Phone conversation with Logan Ward — author of a book called “See You In A Hundred Years”. In 2000, he and his wife and young son spent a year living as if in 1900. No electricity, no running water, growing their own food etc. He was at Aravind recently for a visit and was immensely struck by what he saw and felt and heard. Since returning to the States he has been churning around ideas for a book on what this place offers up to the rest of the world. His voice is sincere, his service intent genuine when he says, “I wonder what I can contribute.” We talk about where our own book is. He doesn’t want to encroach on the story we’re telling, but wonders whether there might be the potential for another book here. One with a more narrow focus than ours. We talk about following the replication efforts in the US of the Aravind model, a story that’s only just beginning to emerge. I encourage him to see what’s there. There is a timeliness to this angle, given the current consciousness around healthcare systems and the many ways in which they fail the people they are meant to serve. I tell him, wholeheartedly that Dr V’s work and vision is meant to be shared in as many ways as possible. As I am talking to him, I feel the truth of this very strongly. A free-ing feeling.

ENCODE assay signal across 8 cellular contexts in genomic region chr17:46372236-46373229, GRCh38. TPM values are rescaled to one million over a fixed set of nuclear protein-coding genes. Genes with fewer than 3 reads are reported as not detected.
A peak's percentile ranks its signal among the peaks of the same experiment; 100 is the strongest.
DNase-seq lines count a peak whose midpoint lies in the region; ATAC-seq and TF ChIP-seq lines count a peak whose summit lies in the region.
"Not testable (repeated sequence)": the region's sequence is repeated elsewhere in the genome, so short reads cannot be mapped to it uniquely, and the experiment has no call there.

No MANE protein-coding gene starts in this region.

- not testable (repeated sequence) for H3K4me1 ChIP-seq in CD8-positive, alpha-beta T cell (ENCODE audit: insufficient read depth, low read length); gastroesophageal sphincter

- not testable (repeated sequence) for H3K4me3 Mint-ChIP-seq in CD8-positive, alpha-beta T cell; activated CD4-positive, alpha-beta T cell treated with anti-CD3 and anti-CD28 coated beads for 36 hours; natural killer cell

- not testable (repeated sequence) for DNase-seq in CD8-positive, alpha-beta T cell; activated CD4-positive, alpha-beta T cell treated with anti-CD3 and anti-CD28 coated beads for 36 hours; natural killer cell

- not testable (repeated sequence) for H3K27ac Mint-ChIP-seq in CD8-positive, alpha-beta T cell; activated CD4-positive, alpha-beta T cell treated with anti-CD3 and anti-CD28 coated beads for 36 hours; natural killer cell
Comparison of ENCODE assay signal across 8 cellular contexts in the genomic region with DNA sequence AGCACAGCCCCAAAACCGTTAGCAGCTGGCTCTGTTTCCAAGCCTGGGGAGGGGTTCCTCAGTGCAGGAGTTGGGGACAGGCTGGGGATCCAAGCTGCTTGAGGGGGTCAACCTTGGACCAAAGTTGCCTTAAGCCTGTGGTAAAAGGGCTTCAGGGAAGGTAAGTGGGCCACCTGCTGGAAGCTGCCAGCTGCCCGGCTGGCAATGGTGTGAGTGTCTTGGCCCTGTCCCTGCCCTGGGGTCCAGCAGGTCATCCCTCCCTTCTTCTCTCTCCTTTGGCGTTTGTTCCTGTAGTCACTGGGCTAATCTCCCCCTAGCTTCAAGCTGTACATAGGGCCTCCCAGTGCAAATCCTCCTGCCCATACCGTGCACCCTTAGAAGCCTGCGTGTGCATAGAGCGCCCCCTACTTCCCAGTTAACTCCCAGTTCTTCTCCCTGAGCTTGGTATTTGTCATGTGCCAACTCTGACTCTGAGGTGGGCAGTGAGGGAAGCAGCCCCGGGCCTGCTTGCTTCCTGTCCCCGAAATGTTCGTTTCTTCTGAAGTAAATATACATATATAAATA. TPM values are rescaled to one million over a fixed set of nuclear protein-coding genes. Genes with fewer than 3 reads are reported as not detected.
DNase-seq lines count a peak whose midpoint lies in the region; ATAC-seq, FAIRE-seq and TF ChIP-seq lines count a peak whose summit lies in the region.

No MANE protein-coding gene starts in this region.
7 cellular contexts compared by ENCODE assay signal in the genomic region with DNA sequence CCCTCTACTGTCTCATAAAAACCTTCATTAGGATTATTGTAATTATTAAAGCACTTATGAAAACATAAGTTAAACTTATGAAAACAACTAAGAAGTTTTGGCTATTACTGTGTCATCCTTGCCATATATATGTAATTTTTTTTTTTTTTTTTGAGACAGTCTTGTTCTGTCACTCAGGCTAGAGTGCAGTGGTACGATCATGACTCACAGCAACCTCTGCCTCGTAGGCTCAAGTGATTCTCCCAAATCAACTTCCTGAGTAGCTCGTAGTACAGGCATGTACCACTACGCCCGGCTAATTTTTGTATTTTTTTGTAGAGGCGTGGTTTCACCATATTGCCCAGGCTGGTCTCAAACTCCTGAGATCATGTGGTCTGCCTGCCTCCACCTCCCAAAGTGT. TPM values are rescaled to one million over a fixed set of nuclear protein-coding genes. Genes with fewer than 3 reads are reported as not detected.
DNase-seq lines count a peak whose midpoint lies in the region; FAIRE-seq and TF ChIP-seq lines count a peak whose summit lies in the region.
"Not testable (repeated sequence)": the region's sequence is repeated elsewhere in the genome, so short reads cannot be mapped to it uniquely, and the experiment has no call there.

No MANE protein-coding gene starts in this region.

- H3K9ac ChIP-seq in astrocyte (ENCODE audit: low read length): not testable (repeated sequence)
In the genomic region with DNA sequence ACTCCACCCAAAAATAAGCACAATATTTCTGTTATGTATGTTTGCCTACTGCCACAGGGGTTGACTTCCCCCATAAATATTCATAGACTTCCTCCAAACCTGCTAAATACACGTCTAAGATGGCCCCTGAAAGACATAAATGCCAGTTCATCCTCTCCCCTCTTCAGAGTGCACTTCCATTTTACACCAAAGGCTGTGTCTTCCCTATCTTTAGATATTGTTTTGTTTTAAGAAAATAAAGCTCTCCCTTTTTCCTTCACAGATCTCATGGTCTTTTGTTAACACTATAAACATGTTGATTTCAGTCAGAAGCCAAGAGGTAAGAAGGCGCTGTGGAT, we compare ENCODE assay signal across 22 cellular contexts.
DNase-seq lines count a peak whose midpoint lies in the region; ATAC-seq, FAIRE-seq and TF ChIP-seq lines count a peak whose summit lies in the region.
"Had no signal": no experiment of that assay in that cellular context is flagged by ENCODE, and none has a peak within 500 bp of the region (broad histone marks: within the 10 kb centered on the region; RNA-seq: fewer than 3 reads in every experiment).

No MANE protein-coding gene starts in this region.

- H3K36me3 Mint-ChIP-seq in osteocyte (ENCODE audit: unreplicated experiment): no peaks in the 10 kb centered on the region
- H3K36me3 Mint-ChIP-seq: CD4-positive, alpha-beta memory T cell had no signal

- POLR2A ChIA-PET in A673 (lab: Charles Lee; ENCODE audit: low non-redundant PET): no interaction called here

Later that week we meet with a young, likable engineer from Holland. By a series of ‘coincidences’ he’s found himself in the middle of a project, working with Aravind/Aurolab to design a low cost retinal camera that will be used in the field to diagnose potentially blinding eye conditions. The asking price in the market for that kind of camera is upward of $40,000. His working prototype costs $2000. As he talks about his initial impressions of the Aravind model, and wonders aloud what makes it possible he says, ” You know I’m doing this work now with no idea of whether it is going to fail or be successful. But it doesn’t matter. I am doing it for the joy of doing it. And that’s not really a part of the Aravind business model — but it is.”
It’s not. But it is.